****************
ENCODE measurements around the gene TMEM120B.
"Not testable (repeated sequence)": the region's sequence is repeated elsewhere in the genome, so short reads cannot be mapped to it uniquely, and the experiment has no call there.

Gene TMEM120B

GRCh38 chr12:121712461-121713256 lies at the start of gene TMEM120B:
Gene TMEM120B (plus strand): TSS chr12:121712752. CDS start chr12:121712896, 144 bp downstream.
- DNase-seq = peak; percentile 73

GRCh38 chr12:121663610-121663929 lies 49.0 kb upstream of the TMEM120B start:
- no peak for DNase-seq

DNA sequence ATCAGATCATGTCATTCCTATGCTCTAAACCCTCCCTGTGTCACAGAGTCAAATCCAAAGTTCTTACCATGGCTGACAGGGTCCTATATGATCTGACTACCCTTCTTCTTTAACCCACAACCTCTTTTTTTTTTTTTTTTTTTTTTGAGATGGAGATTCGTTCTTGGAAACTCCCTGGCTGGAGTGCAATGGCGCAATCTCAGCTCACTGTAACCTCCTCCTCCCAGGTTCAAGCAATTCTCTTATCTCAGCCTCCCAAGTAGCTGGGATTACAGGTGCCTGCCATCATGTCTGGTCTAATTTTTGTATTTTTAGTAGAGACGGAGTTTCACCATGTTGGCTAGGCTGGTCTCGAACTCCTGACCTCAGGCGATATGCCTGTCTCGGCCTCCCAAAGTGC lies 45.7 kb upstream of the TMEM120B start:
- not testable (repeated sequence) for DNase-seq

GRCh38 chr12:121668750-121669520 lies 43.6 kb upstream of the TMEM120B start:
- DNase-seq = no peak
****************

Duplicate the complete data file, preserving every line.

ENCODE measurements around the gene TMEM120B.
"Not testable (repeated sequence)": the region's sequence is repeated elsewhere in the genome, so short reads cannot be mapped to it uniquely, and the experiment has no call there.

Gene TMEM120B

GRCh38 chr12:121712461-121713256 lies at the start of gene TMEM120B:
Gene TMEM120B (plus strand): TSS chr12:121712752. CDS start chr12:121712896, 144 bp downstream.
- DNase-seq = peak; percentile 73

GRCh38 chr12:121663610-121663929 lies 49.0 kb upstream of the TMEM120B start:
- no peak for DNase-seq

DNA sequence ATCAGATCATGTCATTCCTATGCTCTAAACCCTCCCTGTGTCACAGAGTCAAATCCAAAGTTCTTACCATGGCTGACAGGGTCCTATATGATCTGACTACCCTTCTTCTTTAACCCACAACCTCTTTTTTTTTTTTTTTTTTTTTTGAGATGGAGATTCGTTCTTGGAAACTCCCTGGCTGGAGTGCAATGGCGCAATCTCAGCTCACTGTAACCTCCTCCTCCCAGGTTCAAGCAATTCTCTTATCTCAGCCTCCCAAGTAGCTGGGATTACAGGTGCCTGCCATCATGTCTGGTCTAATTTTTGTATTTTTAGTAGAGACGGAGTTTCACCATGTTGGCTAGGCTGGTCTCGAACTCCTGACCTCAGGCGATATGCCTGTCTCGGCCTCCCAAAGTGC lies 45.7 kb upstream of the TMEM120B start:
- not testable (repeated sequence) for DNase-seq

GRCh38 chr12:121668750-121669520 lies 43.6 kb upstream of the TMEM120B start:
- DNase-seq = no peak